Thanks.  The model would not quite stay airborne with the heavier 55mm fan setup.  The Hyperion 12mm inrunner is a direct fit in the GWS EDF40.  I wish these fans were still on the market.  For smaller EDFs, the heavier, power hungry 2s outrunner fans seem to be all that are currently available, other than the Eflite 180 fan.  With the EDF40/12mm inrunner, I can use something like a light TBird9 ESC and 3s-480TP lipo, and have light weight and good flight times.  I've found the more powerful EDF setups to be a case of diminishing returns, unless that is what someone wants.  The 24", 8oz Yak 23 I recently built and flew is a perfect example of where these fans are practical.  Given the good performance with the same fan setup in that model, I could not see the benefits in a heavier, more powerful setup.  If it were ARFed, it would probably be 12oz.  We've both seen how the market has dictated heavier and more powerful gear, in a number of cases.  Often times people won't build light enough to make the lower powered systems work either, so they keep throwing more power at it until it flies.  I was one of those people, and have really enjoyed the benefits of light weight.
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Konrad
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« Reply #7 on: October 27, 2016, 09:13:18 AM »

The fall of GWS still dumbfounds me. I thought they were place at the sweet spot, functional, low cost, entry level products. It looks like family issue has destroyed the firm.

Back to the EDF stuff I've had problems with the GWS fans (these may be the bigger ones) when upgrading them to brushless motors. The rotors tend to stretch horribly with the resultant rub throwing them way out of balance. Are/were there improved rotors? And if so how can one identify them?
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Bill G
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« Reply #8 on: October 27, 2016, 08:36:49 PM »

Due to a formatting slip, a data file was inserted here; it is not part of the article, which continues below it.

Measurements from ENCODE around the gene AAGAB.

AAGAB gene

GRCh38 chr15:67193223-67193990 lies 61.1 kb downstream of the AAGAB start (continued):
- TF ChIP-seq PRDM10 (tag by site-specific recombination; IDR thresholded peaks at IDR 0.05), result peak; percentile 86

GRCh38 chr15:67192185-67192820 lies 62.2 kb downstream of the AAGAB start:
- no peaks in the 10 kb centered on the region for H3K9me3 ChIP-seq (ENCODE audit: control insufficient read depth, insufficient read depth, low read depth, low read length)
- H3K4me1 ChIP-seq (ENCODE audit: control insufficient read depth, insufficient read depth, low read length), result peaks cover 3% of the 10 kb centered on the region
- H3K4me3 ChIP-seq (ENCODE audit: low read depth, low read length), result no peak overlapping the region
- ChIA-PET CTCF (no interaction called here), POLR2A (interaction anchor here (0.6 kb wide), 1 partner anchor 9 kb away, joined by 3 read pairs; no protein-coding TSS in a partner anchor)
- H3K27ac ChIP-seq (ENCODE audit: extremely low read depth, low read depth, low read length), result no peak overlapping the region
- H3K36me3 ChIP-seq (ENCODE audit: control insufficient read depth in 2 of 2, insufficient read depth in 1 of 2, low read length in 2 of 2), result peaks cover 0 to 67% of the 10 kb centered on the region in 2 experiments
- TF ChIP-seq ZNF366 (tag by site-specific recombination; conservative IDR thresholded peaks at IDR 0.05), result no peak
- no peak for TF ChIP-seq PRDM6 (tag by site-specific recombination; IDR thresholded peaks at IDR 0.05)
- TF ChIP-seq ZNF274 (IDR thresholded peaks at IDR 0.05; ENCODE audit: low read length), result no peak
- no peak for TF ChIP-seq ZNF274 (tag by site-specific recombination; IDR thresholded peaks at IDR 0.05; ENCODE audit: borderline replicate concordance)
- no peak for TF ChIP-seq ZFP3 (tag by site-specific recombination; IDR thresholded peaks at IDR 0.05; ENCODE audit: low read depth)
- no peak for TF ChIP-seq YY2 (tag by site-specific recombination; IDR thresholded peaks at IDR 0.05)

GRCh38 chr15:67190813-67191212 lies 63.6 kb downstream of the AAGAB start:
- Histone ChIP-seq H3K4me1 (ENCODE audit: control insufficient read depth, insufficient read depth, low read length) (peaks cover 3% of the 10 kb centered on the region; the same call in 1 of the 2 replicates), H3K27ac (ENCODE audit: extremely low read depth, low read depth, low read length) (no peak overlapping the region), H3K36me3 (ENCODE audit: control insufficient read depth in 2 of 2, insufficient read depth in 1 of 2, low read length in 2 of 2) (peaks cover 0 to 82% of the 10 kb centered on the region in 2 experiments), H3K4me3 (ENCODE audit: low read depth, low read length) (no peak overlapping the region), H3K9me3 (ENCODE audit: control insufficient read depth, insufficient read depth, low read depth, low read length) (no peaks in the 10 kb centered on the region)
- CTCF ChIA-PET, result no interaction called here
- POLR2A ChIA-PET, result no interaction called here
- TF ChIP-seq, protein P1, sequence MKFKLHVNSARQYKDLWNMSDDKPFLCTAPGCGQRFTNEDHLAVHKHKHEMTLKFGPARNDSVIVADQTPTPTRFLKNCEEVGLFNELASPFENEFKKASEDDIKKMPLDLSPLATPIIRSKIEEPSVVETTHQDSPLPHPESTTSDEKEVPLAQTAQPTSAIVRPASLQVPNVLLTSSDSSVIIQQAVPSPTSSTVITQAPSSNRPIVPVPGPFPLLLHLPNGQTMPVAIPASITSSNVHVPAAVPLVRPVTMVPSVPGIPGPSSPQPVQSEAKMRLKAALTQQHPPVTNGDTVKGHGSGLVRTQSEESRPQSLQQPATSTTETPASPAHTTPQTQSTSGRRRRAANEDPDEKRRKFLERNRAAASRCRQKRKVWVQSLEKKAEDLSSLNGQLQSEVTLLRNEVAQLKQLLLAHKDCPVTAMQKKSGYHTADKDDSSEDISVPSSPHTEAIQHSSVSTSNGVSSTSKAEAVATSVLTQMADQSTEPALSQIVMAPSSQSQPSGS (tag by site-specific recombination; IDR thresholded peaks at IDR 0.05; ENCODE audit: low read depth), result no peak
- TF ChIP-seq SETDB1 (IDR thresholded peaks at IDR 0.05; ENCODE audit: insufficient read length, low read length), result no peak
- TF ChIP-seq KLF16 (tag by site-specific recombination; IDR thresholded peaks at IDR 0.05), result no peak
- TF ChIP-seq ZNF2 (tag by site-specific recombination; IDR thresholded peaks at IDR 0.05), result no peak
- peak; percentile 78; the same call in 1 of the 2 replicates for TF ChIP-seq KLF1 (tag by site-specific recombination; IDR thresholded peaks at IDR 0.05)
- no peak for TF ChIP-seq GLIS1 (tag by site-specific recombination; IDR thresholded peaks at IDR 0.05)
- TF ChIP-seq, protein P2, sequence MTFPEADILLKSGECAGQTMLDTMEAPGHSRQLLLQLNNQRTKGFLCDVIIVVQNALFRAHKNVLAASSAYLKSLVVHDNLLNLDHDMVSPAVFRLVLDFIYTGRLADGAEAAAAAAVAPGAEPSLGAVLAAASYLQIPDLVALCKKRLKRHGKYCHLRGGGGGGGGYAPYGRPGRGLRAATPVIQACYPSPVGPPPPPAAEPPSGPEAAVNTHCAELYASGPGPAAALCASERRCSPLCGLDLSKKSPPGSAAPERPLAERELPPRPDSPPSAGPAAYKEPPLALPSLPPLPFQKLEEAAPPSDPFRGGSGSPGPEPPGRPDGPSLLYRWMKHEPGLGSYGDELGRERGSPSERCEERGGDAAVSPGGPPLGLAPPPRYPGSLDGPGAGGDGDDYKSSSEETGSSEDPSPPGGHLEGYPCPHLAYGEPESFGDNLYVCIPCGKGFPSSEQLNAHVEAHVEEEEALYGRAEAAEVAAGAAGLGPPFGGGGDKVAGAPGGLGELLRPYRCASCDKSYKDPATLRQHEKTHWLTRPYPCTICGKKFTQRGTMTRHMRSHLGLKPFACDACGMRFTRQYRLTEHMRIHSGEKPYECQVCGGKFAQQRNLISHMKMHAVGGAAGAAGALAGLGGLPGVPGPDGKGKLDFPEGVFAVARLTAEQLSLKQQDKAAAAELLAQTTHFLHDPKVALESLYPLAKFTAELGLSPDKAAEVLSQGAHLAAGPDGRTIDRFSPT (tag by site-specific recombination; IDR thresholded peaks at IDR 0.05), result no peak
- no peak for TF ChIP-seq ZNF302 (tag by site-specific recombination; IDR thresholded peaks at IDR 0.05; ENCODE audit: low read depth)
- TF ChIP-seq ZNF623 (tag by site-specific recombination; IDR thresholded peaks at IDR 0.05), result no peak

The fall of GWS still dumbfounds me. I thought they were place at the sweet spot, functional, low cost, entry level products. It looks like family issue has destroyed the firm.

Back to the EDF stuff I've had problems with the GWS fans (these may be the bigger ones) when upgrading them to brushless motors. The rotors tend to stretch horribly with the resultant rub throwing them way out of balance. Are/were there improved rotors? And if so how can one identify them?

The EDF75 rotor was not robust enough for it's size.  I used one in a ducted FW190 TL (German prototype) that works well with a lower powered Align Heli outrunner, but I wouldn't put more power to it.  Their 55 and 64 mm fans work well when balanced properly, and are reasonably light.  I believe people have used other rotors in the 55 and 64mm fans, although the GWS rotors were popular, partly being known to be some of the most efficient in the size class.  The later ones with a removable, front grub screw on the aluminum center hub were the best of the bunch.

I agree about the fall of GWS.  They had small fans before anyone else.  Their mo was that they would only sell a powered product, if they could provide dirt cheap motors with it, mostly brushed, and make all the profits.  They could have made micro EDFs from the onset of decent lipos in 2005, for at least 5 years with minimal competition.  Their small 30mm fan is in several of my micros, remotored with 12mm inrunners, and with direct fit 10mm inrunners. For whatever reason, they refused to sell a small EDF aircraft as they didn't want to sell the motors along with it.  They lost on both ends by making no small EDF aircraft without BL motors included, and also refusing to bump the price up to adjust for adding a decent, small BL motor.

One of these days I'll have to video my 40mm ME262 built around '07.  Much easier to fly than the larger GWS 262, with it's light 12mm Feigao inrunners and GWS EDF40 fans.  To date, small 262s haven't been produced.  Part of the reason is that the heavier outrunner fans start to become impractical on a small twin.  They could have made small twins like it also.  If they had, people would have realized the benefits of smaller EDFs with light/efficient/3s inrunners, lighter ESCs, and batteries.  This 262 below flies with a single TBird18 ESC and TP 3s-1320 lipo.  Built more recently with modern lipos, the tail would be lighter and it would use a smaller lipo.  All of my small inrunner twin EDFs use a single Castle ESC, reducing weight even further.  Even with 2 ESCs, light weight TBird9 ESCs would be fine.
Attached files Thumbnail(s):
Re: DH 106 Comet 30mm EDF
Re: DH 106 Comet 30mm EDF